Although the annexation of West Bank was not brazenly cited in the deal, its emphasis on dropping the right for refugees to return home, which is one of the main sticking points in the so-called peace agreement of Oslo between the Arab governments and the Israeli regime, or its insistence on blocking the foundation of an independent Palestinian state with Eastern Al-Quds (Jerusalem) as its capital in practice mean paving the way for transmutation and gradual annexation of Palestinian-controlled West Bank to the other occupied territories.
Many believe that the White House's inability to legitimize and implement without troubles the deal of the century does not mean that it is pushing it out of its agenda. Actually, Trump and the Zionists around him will go to great lengths to implement the plan while he is holding the office.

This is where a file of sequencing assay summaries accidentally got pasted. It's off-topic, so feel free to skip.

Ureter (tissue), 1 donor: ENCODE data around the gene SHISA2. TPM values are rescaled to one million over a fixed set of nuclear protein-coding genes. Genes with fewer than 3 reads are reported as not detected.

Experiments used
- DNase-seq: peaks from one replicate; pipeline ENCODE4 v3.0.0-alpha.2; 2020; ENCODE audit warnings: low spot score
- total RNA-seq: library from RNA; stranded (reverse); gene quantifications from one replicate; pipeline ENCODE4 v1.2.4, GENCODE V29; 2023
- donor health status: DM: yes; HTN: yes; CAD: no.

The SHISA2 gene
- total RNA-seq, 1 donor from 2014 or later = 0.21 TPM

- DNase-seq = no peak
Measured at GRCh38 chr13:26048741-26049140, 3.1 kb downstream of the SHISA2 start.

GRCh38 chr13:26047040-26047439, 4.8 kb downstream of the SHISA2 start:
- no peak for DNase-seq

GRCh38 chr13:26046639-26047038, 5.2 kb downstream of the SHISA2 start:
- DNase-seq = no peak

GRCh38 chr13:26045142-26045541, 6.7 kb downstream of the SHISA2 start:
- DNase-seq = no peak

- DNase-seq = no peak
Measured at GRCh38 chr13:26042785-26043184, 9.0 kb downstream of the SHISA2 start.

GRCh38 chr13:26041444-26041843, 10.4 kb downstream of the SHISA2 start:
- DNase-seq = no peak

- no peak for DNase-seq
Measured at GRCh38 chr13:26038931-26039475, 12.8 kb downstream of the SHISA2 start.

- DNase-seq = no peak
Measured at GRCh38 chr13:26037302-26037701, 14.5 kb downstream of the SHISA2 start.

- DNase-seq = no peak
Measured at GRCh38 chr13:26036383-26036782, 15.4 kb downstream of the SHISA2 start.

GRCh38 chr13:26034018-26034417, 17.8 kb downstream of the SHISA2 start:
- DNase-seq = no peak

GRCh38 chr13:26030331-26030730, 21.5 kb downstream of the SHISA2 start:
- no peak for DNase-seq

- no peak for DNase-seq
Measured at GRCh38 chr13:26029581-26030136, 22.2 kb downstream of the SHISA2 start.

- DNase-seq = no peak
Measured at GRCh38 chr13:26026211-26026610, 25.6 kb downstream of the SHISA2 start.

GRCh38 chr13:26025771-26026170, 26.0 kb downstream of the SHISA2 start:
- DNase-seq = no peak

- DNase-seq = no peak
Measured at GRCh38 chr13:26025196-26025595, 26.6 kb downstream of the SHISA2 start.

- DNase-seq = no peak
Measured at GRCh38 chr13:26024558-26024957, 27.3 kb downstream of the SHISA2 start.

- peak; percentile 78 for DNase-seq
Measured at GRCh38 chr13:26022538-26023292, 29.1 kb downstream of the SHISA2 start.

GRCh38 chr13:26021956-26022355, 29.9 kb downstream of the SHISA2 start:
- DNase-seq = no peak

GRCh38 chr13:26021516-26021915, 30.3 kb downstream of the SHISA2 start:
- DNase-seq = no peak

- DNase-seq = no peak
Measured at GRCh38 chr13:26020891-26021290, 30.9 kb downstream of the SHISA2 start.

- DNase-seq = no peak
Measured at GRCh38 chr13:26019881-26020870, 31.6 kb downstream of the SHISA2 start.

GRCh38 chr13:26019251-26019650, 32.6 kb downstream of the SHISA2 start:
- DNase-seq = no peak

But due to the troubles the Trump administration is grappling with these days, including the nationwide anti-racism protests, the release of a book by Trump’s former National Security Advisor John Bolton that reveals many secrets from the Trump policy, and the mishandling of the coronavirus crisis that has so far taken lives of thousands of Americans, it is highly likely that Trump and his team of advisors will take a foreign adventure to divert the American public opinion from the home developments, especially that Trump has a record of such actions for media maneuvers.
Also, it should be taken into consideration that as the US moves closer to the presidential election, Trump broadens his special expectation of support from the highly powerful and wealthy pro-Israeli lobbies. Trump's go-ahead to Netanyahu for West Bank annexation will certainly win the contentment of the Zionist lobbies for the president.
The silence and even painful agreement of the Arab countries with the deal of the century which means that the Persian Gulf Arab monarchies are tacitly siding with the White House project for a showdown to the Palestinian cause is another encouraging element for Trump to disregard the international opposition.